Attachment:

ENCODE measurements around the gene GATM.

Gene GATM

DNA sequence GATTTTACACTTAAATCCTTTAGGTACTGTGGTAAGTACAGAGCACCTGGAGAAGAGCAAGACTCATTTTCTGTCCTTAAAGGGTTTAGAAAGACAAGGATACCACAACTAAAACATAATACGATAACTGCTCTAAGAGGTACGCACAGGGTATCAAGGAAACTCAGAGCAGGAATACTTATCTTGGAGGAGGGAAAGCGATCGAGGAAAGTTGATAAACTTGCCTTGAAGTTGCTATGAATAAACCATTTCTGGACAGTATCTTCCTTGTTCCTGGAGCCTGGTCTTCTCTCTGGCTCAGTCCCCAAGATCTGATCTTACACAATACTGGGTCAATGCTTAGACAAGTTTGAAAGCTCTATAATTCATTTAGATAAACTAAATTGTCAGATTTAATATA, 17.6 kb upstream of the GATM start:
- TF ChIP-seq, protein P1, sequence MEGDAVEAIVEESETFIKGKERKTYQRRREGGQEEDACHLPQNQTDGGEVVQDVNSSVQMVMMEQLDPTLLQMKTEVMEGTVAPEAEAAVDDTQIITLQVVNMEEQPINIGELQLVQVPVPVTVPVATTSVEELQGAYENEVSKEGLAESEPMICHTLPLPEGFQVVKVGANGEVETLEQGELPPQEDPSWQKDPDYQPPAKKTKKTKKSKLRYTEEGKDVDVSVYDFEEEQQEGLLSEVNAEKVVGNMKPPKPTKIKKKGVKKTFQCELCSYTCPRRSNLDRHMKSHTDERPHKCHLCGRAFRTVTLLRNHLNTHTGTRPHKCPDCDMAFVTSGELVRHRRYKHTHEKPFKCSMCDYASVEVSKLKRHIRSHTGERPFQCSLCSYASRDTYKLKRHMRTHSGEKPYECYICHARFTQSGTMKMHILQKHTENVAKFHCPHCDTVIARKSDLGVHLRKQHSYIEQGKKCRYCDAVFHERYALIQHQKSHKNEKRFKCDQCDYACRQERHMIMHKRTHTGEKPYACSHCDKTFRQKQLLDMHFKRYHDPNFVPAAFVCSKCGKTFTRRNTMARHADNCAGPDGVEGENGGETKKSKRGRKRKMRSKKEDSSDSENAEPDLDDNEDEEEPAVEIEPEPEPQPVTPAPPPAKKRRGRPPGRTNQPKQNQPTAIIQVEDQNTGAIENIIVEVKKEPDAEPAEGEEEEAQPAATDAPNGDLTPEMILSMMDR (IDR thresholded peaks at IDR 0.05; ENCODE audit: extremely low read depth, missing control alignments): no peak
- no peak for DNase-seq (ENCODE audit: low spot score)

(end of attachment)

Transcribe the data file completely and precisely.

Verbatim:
ENCODE measurements around the gene GATM.

Gene GATM

DNA sequence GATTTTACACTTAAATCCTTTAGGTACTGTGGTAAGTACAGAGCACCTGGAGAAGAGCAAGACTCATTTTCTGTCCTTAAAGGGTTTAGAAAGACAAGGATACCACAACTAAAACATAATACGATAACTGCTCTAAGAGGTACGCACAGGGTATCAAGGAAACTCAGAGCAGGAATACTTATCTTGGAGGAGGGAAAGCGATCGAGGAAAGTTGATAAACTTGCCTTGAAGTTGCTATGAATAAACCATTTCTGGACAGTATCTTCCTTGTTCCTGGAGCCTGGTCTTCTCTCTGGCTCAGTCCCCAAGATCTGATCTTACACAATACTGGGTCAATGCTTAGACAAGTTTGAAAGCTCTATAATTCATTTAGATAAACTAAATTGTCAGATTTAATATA, 17.6 kb upstream of the GATM start:
- TF ChIP-seq, protein P1, sequence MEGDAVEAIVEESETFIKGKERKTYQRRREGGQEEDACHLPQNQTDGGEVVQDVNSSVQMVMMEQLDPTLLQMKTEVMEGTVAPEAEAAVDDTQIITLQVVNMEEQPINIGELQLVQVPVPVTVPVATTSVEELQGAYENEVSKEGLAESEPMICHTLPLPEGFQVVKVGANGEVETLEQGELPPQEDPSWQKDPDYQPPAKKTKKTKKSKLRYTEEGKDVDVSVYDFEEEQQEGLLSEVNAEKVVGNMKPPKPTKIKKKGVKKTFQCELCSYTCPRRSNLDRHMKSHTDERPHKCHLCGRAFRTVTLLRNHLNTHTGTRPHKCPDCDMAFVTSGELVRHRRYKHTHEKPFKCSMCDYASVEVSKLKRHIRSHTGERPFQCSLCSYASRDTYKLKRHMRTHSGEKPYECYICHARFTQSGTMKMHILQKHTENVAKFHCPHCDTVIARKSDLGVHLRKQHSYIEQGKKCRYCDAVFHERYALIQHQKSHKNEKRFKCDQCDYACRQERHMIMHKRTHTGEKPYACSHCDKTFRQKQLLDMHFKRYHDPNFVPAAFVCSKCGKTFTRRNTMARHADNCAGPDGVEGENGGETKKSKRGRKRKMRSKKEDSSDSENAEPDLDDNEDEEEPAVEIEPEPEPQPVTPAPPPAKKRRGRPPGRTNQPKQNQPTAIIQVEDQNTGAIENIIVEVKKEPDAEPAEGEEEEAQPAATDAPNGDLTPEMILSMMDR (IDR thresholded peaks at IDR 0.05; ENCODE audit: extremely low read depth, missing control alignments): no peak
- no peak for DNase-seq (ENCODE audit: low spot score)